Next-level design for Place des Montréalaises brings home International Multidisciplinary Landscape Architecture Competition
International design leader Lemay, interdisciplinary artist Angela Silver and SNC-Lavalin are the proud laureates of the City of Montreal’s anonymous International Multidisciplinary Landscape Architecture Competition to design the city’s new Place des Montréalaises, a vast public space in the Champ-de-Mars sector to honour 21 Montreal women who have shaped the city.
Lemay’s proposal stood out with its inclined plane connecting the top and bottom of the city, a grand gesture in response to the surrounding monumental landscape and institutions: the historic Champ-de-Mars, the new Centre Hospitalier de l’Université de Montreal (CHUM), Montreal City Hall and the municipal courthouse, among others.
This suspended architectural piece becomes a floating flowery meadow, with integrated stairs inscribed with the names of 21 historic Montreal women: an accessible, intimate and evocative space.
The meadow itself is a huge bouquet of 21 varieties of plants that will flower in sequence, constantly evolving in memory of les Montréalaises.
“The inclined plane is important because it allows us to repair the fracture in the cityscape left bythe Ville-Marie Expressway when it was built,” said Lyndsay Daudier, a member of the selection committee and the Conseil des Montréalaises, referring to the sunken east-west highway that separated Old Montreal from its downtown counterpart for decades. Recently reconfigured, the covered thoroughfare and its inclined plane will make it possible to safely walk directly between the Old Port and downtown through a succession of momentous public places.
“It brings the new city and the Administrative District back together.”
This long-awaited reunification aligns with the award-winning master plan for Old Montreal’s Administrative District to the south of the site, and the recent redevelopment of Place Vauquelin, both of which were City of Montreal initiatives realized by Lemay.
“Lemay has reached the next level of design excellence with this anonymous, open, international design competition,” said Andrew King, Lemay Partner and Design Principal.
“This is a truly transdisciplinary project, where all disciplines involved sat down together from the very beginning,” he said, referring to the close collaboration among three types of expertise – landscape, architecture and art – to produce a seamless design experience, and then draw on SNC-Lavalin’s in-depth knowledge of the expressway and its new covering, with assistance from ELEMA experts-conseils.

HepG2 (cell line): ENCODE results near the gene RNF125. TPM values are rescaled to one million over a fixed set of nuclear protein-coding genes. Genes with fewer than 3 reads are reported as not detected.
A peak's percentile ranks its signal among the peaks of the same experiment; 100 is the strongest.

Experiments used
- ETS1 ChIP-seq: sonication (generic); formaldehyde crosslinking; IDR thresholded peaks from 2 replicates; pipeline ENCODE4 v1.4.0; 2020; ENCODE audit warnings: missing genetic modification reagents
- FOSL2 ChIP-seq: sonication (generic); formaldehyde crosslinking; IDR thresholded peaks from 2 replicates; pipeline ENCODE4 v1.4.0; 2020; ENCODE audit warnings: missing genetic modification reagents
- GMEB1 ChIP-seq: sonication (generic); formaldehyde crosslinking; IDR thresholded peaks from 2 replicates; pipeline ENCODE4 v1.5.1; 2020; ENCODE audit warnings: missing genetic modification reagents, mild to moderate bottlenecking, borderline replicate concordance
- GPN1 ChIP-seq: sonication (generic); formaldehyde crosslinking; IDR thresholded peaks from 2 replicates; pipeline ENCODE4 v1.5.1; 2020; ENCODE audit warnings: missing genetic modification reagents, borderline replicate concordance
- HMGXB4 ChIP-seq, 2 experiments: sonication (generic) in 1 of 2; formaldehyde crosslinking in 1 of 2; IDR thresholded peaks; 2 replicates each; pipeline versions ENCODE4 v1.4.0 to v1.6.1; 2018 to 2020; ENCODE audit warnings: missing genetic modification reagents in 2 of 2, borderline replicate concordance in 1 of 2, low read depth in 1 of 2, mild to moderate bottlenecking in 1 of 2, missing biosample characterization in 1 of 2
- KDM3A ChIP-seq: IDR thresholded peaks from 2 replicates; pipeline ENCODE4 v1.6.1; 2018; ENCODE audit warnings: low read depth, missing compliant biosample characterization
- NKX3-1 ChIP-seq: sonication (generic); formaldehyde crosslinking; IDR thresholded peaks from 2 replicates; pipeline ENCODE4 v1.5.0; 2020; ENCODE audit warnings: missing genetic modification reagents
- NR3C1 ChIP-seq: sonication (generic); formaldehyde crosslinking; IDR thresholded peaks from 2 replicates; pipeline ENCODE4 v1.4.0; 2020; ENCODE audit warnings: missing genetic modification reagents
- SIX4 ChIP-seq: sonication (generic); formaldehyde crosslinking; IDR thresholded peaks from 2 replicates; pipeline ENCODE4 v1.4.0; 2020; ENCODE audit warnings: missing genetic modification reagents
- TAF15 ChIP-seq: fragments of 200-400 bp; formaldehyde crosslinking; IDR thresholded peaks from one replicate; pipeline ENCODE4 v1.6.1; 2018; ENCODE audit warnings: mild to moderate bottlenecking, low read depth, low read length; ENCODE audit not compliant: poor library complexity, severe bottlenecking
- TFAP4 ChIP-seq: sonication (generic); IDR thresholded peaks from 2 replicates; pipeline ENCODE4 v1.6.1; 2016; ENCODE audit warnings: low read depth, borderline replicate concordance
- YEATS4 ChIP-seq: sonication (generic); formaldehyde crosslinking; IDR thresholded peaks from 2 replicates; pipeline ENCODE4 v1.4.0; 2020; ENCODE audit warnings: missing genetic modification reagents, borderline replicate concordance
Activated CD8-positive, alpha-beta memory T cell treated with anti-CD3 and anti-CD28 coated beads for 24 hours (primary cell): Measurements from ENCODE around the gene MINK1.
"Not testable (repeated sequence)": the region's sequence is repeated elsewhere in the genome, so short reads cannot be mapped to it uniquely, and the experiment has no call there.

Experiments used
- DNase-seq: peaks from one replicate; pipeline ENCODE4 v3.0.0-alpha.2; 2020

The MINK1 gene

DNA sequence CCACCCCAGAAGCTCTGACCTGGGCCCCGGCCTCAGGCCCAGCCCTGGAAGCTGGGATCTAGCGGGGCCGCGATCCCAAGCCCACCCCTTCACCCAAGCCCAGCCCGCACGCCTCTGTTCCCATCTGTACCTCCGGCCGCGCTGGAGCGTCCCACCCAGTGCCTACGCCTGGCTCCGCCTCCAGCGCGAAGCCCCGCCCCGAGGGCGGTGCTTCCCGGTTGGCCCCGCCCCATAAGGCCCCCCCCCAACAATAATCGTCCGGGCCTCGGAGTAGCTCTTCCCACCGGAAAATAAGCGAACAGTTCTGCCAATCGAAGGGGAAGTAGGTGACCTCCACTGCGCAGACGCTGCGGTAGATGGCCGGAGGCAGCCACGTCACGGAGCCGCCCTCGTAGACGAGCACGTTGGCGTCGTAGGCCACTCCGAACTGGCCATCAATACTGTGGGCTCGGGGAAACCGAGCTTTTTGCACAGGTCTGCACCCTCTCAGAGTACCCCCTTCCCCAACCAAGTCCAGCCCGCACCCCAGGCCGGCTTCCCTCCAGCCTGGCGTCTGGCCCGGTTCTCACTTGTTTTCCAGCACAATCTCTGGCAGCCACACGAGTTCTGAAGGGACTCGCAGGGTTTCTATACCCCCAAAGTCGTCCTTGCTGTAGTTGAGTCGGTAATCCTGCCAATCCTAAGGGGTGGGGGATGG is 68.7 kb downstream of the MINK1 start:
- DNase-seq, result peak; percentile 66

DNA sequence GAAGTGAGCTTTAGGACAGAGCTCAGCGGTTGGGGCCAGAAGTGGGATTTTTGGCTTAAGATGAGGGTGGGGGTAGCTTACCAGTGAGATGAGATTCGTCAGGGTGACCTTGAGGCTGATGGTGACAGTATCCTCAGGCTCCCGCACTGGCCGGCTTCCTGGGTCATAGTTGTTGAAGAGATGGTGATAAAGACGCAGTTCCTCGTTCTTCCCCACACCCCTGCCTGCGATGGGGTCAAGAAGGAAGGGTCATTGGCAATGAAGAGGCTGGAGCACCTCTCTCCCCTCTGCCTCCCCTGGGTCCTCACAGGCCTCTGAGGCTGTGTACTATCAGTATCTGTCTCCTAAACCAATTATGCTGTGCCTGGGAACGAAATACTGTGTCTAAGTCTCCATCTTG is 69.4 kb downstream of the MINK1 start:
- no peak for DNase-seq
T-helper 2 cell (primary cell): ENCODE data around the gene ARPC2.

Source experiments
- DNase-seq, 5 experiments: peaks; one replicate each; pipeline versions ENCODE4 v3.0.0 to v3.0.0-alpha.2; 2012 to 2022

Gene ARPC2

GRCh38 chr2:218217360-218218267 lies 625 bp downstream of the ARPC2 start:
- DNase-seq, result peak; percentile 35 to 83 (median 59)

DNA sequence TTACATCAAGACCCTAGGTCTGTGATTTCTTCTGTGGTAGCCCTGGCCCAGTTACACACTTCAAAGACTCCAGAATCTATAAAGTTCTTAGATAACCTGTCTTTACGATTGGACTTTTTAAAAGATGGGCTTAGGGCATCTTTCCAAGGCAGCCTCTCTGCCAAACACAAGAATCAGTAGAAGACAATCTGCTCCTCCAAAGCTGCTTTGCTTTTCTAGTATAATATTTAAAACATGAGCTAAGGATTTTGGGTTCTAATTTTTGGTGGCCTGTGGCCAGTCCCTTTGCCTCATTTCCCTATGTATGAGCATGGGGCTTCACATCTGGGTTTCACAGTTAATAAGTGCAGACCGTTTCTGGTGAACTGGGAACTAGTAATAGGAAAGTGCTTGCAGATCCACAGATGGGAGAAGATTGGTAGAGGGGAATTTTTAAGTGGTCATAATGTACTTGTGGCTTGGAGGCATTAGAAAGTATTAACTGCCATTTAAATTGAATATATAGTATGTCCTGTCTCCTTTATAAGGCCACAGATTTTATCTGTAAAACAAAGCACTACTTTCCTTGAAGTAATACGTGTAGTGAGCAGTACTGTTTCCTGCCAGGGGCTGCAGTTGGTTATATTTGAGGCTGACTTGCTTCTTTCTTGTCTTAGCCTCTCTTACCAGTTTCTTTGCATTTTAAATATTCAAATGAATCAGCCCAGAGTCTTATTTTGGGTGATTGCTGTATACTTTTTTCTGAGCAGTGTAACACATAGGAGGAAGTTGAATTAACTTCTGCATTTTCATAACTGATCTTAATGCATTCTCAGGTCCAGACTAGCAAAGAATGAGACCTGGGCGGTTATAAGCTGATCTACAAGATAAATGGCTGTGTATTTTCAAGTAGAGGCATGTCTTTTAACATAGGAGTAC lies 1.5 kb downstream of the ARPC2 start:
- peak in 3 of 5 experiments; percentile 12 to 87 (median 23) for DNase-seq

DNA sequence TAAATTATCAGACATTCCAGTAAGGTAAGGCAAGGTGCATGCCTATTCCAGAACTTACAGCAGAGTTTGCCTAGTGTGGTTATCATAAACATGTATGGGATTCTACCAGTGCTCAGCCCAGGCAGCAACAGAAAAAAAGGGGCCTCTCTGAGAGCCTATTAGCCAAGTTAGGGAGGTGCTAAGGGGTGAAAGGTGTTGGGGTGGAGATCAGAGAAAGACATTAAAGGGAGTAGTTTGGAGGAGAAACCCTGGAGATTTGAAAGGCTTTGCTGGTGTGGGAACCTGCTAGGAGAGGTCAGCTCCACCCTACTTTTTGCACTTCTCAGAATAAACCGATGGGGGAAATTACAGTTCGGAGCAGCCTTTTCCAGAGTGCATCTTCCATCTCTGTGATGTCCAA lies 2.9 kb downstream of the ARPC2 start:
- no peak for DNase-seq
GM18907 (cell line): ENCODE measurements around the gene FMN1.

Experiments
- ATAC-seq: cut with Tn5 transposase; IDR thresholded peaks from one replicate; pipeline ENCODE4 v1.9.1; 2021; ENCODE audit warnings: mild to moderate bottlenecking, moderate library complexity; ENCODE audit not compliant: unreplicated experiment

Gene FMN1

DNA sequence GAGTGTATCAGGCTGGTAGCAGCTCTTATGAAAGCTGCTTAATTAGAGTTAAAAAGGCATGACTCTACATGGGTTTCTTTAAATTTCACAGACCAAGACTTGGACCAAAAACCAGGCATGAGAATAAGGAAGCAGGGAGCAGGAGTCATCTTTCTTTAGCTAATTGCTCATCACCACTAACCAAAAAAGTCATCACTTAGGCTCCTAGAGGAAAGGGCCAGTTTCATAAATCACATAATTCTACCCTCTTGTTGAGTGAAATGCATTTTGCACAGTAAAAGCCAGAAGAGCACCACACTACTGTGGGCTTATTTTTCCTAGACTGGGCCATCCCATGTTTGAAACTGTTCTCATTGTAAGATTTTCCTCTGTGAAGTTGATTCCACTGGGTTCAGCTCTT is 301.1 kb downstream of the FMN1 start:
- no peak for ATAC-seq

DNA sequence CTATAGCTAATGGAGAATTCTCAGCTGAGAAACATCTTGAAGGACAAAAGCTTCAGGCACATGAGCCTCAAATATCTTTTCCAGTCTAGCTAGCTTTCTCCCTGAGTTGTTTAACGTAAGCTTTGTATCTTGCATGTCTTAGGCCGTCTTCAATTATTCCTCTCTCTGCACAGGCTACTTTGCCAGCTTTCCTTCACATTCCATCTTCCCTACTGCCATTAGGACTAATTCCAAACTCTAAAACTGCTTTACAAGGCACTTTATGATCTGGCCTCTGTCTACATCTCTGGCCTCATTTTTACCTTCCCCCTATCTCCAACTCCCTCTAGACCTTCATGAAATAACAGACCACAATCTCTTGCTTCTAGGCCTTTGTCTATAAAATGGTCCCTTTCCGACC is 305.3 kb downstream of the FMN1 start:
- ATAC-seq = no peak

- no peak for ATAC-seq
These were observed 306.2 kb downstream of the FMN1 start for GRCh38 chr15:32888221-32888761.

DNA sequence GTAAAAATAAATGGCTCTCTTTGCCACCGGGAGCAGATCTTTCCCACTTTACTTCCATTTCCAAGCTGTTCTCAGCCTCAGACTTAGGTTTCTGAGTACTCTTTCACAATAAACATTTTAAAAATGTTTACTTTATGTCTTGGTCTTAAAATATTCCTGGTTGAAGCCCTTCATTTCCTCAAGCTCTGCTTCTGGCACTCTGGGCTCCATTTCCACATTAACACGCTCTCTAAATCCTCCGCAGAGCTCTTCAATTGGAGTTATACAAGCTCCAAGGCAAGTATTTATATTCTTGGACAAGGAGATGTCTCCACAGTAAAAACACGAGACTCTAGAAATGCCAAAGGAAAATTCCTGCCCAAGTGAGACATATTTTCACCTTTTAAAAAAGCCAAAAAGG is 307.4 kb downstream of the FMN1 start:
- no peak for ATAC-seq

Landscape architect Patricia Lussier, a Lemay associate and design director, said the multifaceted team “designed the public space to be a multifunctional canvas for all Montrealers to make their own.”
For instance, “The stairs offer users the opportunity to actually sit with the women being memorialized,” she said, referring to the integrated staircase’s inviting seating and the names of the individual women engraved on it.
What’s more, said project partner Ms. Silver, in charge of the commemoration component, “The tribute to the 21 women permeates the entire site, from their names inscribed physically on the steps to the architectural objects of memory, from the commemorative ascension sequence to the 21 varieties of plants in the meadow.”
Users of Place des Montréalaises will discover four distinct public spaces: one in each corner of the site. There will be an urban amphitheatre along Saint-Antoine St., while a multifunctional esplanade will be built along Hôtel-de-Ville Ave. On Viger St., a forest with foliage evoking Mount Royal’s emblematic trees will serve as a pedestrian entrance to the Champ-de-mars metro station and its famous stained glass window, a work by Marcelle Ferron. Finally, a major urban axis will connect Gosford and Sanguinet Sts. in front of the CHUM Research Centre.
The design for the Place des Montréalaises will be conscientiously woven into the City of Montreal’s urban and monumental fabric, its every thoughtful detail embodying the importance of women to the city's history.
Jean-Philippe Di Marco